Inspiring Older Readers
Ingenious Pursuits by Lisa Jardine
Could there have be anyone better placed or more capable of writing a book that has as its core premise a challenge to the artificial division between the sciences and the arts? Lisa Jardine was an esteemed historian, Member of Council of the Royal Institution and the former Chair of the Human Fertilisation and Embryology Authority(HFEA) – and if that’s not enough, she was also the daughter of Jacob Bronowski who, perhaps more than any other public intellectual, embodied the interconnectedness of the arts and sciences.
When I was at secondary school in the late 1960s, the distinction between arts and sciences felt tangible and rigid – the choices of subjects we could make to take onto exam level seemed to be based on the notion that you would be interested in either one discipline or the other and never the twain would meet.
The idea that science had a social history and that scientists were often using their imagination and their creative capabilities was not something I was ever really made aware of. We only knew the names of scientists if they had their moniker attached to a law of some sort – Boyle’s Law, Ohm’s Law, Newton’s Laws etc. – but we were never given any context or understanding of how all these mysterious scientists worked. It was, sadly from my point of view, mainly reduced to maths of one kind or another.
I’m delighted to say that Lisa Jardine’s book goes entirely the other way and humanises the sciences and the scientists. Her book focuses on what she calls the ‘building of the scientific revolution’ in the second half of the 17th century and into the early 18th. This is a book that will stagger you if you know as little as I did about this early period of scientific discovery because it’s an unbelievably exciting story. Against a background of Empire building, war between competing Western powers, political turmoil and personal ambition, breakthroughs in scientific understanding just seem to teem off the page.
Jardine focuses on London but inevitably given the scientific activity taking place in France and Holland, she also has an international perspective. And at the heart of the story is the Royal Society holding the stage while some extraordinary individuals compete to outdo each other. There are some big names here – Newton, Halley, Hooke, Ashmole, Wren, Boyle, Flamsteed… the list just goes on. No area of enquiry is out of bounds and art, science and maths interweave to make ideas fizz – even when they are hopelessly wrong.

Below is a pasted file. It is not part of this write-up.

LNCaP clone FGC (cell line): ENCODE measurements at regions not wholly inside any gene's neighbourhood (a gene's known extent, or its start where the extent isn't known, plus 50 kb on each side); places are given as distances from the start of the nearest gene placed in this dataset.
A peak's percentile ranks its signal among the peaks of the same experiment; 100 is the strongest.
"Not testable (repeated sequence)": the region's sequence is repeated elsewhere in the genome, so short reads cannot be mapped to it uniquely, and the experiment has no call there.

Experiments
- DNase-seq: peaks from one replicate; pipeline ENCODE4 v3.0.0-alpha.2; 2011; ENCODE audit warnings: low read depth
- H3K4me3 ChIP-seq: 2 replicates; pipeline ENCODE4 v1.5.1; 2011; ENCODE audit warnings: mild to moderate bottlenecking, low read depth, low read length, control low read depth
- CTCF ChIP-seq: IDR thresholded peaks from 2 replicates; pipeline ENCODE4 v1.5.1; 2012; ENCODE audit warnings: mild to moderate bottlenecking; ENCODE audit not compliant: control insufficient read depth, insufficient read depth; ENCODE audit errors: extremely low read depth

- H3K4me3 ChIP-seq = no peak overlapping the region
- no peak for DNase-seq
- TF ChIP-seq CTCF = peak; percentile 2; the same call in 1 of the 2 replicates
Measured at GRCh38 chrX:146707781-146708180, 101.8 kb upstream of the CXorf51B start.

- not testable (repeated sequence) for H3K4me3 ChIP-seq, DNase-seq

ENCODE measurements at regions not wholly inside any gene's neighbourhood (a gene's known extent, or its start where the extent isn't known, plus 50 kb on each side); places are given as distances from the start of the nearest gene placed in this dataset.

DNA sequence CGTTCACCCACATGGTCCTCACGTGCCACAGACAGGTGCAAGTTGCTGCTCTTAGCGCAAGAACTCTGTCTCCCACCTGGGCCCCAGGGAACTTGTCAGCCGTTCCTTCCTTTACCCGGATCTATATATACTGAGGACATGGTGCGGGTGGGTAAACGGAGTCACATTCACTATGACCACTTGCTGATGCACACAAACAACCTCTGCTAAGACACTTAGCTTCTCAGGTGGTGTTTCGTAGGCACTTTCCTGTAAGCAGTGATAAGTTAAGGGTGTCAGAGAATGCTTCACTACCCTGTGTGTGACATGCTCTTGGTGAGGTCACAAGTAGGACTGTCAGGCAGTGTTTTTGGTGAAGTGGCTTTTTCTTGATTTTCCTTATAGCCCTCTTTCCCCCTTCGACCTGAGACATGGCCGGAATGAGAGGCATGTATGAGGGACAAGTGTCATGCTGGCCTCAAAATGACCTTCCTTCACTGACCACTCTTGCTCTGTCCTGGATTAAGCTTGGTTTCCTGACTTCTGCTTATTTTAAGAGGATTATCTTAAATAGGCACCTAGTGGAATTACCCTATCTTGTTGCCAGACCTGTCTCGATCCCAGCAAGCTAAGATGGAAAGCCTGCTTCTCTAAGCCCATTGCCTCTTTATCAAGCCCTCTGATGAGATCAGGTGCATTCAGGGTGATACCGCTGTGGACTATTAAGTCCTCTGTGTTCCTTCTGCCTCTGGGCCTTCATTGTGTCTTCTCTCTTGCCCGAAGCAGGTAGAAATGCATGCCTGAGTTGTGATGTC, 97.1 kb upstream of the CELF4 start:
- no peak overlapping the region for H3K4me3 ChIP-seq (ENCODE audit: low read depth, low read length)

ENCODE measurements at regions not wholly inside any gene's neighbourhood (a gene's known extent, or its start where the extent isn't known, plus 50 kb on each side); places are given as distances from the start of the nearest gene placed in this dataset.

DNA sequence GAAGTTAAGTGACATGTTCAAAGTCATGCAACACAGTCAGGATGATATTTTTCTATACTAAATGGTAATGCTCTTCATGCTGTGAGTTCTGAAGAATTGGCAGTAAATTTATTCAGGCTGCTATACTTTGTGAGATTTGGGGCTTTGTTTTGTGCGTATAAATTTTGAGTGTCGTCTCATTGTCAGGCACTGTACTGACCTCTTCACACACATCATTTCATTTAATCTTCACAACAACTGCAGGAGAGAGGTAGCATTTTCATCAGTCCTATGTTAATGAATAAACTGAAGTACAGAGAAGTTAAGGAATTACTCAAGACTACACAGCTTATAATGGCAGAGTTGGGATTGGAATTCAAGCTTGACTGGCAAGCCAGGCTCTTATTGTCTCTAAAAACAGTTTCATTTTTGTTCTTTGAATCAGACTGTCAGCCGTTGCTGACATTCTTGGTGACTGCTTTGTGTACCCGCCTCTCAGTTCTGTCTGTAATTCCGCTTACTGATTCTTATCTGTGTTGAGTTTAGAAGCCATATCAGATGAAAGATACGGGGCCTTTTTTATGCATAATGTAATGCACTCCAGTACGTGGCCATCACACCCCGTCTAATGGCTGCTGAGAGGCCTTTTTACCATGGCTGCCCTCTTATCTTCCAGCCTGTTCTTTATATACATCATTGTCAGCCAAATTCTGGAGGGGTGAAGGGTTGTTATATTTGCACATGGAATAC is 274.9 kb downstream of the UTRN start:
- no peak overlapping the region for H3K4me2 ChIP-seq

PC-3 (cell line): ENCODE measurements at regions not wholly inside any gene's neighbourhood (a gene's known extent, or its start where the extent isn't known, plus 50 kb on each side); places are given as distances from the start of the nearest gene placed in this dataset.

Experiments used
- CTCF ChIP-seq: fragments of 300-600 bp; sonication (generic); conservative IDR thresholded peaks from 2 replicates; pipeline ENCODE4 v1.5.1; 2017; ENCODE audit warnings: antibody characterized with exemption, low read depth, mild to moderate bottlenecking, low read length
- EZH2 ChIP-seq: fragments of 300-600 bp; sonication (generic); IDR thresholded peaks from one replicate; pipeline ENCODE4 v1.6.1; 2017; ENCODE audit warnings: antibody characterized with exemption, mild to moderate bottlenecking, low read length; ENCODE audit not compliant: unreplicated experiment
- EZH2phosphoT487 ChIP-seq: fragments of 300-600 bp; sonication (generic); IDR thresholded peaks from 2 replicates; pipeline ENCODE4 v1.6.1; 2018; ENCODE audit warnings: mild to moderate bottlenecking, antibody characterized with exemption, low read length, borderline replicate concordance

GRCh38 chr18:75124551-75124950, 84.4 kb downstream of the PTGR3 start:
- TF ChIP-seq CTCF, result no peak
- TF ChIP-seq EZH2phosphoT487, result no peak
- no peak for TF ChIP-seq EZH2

Jardine introduces us to some core themes – astronomy, cartography, architecture, navigation, clock-making, medicine and biology – and shows how the big thinkers all wanted to pitch in with no sense of specialist disciplinary boundaries. I especially loved the rather delightfully gruesome details of the first efforts at blood transfusion and the extraordinary willingness of these people to experiment on themselves - mortality seemed to be more of a threat from doctors than from diseases.
I get the impression that Jardine had a real soft spot for Robert Hooke who keeps on popping up almost anywhere an experiment is needed or some equipment needs to be designed. In many ways Hooke seems to embody the model of the educated polymath who is driven by the notion that he just wants to be better at all this new science than everyone else.
What really comes across strongly is the sheer humanity of all these famous names – they have their weaknesses, their vanities and their ambitions and they all seem to like a good litigious argument. This all makes the story of this classic period of scientific endeavour a romp to read.
She ends the book by showing us that the dynamics of discovery we see at the end of the 17th century was not just some kind of historic blip and that science often progresses in this semi-chaotic way when individuals with very different characters spark off each other to deliver change. To this end the Epilogue shows us exactly this in the form of the discovery of the DNA Double Helix and the controversy surrounding Watson’s disputed writing up of this breakthrough.
Why wasn’t I taught science at school in this way? It would have changed my experience of school laboratories completely and now I feel I’ve been cheated. Sadly Jardine died in 2015 but she's left behind a legacy of books that directly demonstrate just how the arts and sciences are interwoven and how the study of each can illuminate the other. I’ve got a lot of catching-up to do but with the help of writers like Lisa Jardine at least I’ve got a chance of getting hold of some of this stuff before I’m too old to care.